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Missing Data? – Only Half of Depression Treatment Studies in the U.S. Report Their Results

Blog entry written on: Transparency of Results Reporting for Depression Treatment Studies in A Cross-Sectional Study, (bmjebm-2020-111641.R2)

Authors: Karen B Schmaling, Hailey S Landon, Tiffany B Nguyen, Robert M Kaplan

Depression is a common condition that is treated by psychotherapies, medications, and procedures. A comprehensive picture of how well these treatments work — based on published and unpublished studies – is needed to guide research and practice.

We examined 725 depression treatment studies conducted in the U.S. between 2008 and 2019 and listed in the registration system. Only 57% of the studies posted any results. Half (52%) of studies that did not post results were required to do so by U.S. law.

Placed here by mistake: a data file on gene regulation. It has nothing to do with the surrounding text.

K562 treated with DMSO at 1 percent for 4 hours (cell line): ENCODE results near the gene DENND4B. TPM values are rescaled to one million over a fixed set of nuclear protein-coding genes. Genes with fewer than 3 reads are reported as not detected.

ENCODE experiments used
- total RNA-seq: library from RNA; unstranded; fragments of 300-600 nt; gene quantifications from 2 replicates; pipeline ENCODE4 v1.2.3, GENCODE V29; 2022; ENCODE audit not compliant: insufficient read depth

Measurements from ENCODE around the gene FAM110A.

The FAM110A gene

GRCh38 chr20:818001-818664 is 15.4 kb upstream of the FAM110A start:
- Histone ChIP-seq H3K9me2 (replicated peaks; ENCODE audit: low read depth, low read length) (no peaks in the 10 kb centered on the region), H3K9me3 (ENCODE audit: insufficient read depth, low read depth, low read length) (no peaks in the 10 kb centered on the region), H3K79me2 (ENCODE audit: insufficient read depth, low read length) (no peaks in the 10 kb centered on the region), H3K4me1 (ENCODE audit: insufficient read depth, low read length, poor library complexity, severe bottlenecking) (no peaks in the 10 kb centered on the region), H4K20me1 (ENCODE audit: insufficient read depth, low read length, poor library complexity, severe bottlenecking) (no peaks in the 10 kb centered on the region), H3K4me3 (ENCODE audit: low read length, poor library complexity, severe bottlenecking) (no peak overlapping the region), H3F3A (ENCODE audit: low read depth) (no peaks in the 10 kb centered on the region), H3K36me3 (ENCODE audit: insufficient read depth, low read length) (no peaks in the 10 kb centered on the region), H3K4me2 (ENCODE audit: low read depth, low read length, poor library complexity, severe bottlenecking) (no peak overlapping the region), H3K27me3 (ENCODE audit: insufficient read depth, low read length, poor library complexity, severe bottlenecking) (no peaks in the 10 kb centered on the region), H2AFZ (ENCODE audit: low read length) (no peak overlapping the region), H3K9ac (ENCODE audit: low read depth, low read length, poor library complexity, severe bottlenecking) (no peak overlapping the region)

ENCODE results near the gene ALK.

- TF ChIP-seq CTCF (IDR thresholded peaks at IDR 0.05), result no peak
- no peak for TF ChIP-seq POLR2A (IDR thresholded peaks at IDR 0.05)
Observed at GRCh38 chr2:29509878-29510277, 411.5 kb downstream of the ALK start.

Studies with results posted in were more likely to have publications from the study; to have specified hypotheses; and to have medication treatment conditions.

The purpose of mandatory study registration and outcome reporting is to increase transparent information sharing. We don’t know why results were not posted, but clearer standards and contingencies – such as trial registry reports being a precondition for journal publication – might increase reporting and lead to more complete information about depression treatment results.

Title: Transparency of results reporting for depression treatment studies in A cross-sectional study. doi:10.1136/bmjebm-111641 (bmjebm-2020-111641.R2).

Puzzle with a missing piece


Karen B. Schmaling

Image of Karen Schmaling

Washington State University
Conflict of interest disclosures: None.

Hailey S. Landon

Image of Hailey-S.-Landon

Washington State University
Conflict of interest disclosures: None.

Tiffany B. Nguyen

Image of Tiffany B. Nguyen

Washington State University
Conflict of interest disclosures: None.

Robert M. Kaplan

Image of Robert M. Kaplan

Stanford University
Conflict of interest disclosures: None.


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